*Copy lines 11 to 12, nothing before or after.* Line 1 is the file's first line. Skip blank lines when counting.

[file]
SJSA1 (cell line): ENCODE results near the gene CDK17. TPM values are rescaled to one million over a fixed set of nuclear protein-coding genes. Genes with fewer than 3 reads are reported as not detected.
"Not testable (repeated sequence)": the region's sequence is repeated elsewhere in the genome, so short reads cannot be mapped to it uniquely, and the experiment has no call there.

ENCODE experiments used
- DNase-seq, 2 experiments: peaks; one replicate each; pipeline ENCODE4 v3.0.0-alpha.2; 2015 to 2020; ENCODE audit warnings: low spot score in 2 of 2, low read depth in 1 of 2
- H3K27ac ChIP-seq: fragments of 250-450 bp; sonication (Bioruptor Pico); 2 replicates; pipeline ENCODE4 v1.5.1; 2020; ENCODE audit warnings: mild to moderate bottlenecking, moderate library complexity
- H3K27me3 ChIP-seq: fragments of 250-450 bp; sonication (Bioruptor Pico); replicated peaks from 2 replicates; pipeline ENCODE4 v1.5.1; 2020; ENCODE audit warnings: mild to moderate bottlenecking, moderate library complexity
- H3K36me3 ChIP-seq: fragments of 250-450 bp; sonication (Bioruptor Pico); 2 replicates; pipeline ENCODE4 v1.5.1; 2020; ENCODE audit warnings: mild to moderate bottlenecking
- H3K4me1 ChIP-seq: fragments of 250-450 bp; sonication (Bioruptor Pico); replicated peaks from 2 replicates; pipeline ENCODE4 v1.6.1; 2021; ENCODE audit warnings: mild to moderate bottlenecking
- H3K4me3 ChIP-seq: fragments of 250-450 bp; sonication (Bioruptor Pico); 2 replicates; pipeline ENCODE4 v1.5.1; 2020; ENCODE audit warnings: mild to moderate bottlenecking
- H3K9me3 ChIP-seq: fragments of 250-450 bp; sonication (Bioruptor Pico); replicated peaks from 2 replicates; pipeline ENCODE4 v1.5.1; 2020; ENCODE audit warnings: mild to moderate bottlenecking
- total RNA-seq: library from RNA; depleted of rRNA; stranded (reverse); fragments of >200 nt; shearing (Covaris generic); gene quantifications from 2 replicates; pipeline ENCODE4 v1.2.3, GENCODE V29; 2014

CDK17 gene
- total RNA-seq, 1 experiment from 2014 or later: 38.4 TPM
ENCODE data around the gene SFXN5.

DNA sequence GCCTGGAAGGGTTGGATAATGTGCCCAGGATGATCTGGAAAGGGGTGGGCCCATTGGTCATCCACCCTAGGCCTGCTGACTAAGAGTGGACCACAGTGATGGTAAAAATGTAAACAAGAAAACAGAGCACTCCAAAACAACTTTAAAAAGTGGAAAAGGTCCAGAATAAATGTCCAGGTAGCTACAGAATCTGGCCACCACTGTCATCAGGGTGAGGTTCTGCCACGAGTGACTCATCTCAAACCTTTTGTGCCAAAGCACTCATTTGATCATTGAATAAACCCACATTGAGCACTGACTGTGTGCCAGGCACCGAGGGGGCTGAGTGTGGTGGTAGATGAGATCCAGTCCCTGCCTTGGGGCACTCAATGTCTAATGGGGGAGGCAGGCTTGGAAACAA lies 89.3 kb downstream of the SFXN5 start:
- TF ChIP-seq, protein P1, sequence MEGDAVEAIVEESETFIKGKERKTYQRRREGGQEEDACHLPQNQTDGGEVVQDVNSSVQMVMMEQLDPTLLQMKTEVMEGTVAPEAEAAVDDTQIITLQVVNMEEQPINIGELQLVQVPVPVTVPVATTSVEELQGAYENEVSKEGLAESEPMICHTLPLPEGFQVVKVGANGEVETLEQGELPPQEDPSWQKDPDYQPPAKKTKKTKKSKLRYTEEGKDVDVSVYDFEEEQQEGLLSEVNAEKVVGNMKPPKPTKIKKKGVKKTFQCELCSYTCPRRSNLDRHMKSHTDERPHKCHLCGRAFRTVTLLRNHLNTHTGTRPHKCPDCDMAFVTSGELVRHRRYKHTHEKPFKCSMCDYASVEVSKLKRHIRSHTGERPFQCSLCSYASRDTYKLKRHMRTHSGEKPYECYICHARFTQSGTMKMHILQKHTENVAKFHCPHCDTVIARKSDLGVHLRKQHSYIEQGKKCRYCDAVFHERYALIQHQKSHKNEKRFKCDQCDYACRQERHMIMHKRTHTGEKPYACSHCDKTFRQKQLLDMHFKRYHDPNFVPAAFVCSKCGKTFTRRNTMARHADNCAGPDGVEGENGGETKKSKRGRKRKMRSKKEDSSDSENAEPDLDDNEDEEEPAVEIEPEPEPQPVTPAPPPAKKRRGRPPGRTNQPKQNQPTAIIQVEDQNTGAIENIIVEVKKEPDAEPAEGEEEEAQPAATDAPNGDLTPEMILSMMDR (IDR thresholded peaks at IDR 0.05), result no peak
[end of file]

- total RNA-seq: library from RNA; depleted of rRNA; stranded (reverse); fragments of >200 nt; shearing (Covaris generic); gene quantifications from 2 replicates; pipeline ENCODE4 v1.2.3, GENCODE V29; 2014

CDK17 gene